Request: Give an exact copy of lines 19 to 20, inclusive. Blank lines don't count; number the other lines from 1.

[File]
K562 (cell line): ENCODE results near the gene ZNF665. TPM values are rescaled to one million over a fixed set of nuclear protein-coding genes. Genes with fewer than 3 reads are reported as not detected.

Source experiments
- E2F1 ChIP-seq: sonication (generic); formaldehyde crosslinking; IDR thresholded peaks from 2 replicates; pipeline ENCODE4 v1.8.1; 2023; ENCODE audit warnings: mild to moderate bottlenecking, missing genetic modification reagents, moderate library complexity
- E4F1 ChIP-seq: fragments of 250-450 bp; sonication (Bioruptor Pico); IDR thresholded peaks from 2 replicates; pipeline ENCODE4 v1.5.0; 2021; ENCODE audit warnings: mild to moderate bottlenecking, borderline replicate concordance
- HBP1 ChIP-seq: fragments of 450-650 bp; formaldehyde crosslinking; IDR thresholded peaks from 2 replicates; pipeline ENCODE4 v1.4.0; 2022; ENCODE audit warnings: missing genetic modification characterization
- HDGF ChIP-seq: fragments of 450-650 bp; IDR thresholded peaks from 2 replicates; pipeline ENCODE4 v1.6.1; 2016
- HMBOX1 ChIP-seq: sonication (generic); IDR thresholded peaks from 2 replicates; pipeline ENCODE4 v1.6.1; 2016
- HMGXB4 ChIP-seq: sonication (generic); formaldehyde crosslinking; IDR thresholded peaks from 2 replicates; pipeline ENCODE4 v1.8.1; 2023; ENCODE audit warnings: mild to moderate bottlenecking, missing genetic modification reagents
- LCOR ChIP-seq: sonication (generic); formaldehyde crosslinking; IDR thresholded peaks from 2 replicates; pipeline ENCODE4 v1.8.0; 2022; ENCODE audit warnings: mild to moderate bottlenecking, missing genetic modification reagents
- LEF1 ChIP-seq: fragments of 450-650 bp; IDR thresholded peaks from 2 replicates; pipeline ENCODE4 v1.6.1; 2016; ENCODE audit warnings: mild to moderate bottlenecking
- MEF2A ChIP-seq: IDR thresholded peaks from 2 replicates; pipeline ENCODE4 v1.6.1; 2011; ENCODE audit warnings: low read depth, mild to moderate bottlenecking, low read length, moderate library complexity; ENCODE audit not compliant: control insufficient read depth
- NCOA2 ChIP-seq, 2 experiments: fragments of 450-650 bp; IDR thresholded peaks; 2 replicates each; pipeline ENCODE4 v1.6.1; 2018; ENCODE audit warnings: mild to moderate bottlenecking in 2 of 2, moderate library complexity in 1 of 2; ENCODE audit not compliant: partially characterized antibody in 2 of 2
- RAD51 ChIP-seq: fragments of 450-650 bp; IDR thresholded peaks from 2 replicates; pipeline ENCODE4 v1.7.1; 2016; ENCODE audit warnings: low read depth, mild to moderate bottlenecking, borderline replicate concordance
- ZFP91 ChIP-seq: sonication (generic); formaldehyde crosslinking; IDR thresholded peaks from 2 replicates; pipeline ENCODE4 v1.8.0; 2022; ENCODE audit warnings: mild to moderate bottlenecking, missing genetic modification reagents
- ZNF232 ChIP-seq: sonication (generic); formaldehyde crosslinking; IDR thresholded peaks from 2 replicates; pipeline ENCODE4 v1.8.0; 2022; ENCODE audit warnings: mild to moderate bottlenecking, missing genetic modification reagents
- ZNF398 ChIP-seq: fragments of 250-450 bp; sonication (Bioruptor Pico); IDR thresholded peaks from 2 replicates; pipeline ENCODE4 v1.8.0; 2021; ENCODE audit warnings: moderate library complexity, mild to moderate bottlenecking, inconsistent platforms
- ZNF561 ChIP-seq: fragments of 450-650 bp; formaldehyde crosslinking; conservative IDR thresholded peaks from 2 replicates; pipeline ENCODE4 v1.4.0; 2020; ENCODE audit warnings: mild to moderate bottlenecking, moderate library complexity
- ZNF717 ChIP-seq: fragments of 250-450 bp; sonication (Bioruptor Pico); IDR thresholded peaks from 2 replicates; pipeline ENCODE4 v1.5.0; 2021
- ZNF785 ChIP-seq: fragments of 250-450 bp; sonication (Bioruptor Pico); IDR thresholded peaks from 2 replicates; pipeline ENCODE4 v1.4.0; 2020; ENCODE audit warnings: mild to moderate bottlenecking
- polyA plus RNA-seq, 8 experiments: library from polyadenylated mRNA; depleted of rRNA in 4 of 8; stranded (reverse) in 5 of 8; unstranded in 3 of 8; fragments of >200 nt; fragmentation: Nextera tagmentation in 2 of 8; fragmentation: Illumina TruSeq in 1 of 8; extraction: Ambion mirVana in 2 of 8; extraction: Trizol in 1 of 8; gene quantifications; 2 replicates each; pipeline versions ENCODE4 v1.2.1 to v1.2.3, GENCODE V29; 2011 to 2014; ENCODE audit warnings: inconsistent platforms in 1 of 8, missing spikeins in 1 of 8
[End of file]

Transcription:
- ZNF785 ChIP-seq: fragments of 250-450 bp; sonication (Bioruptor Pico); IDR thresholded peaks from 2 replicates; pipeline ENCODE4 v1.4.0; 2020; ENCODE audit warnings: mild to moderate bottlenecking
- polyA plus RNA-seq, 8 experiments: library from polyadenylated mRNA; depleted of rRNA in 4 of 8; stranded (reverse) in 5 of 8; unstranded in 3 of 8; fragments of >200 nt; fragmentation: Nextera tagmentation in 2 of 8; fragmentation: Illumina TruSeq in 1 of 8; extraction: Ambion mirVana in 2 of 8; extraction: Trizol in 1 of 8; gene quantifications; 2 replicates each; pipeline versions ENCODE4 v1.2.1 to v1.2.3, GENCODE V29; 2011 to 2014; ENCODE audit warnings: inconsistent platforms in 1 of 8, missing spikeins in 1 of 8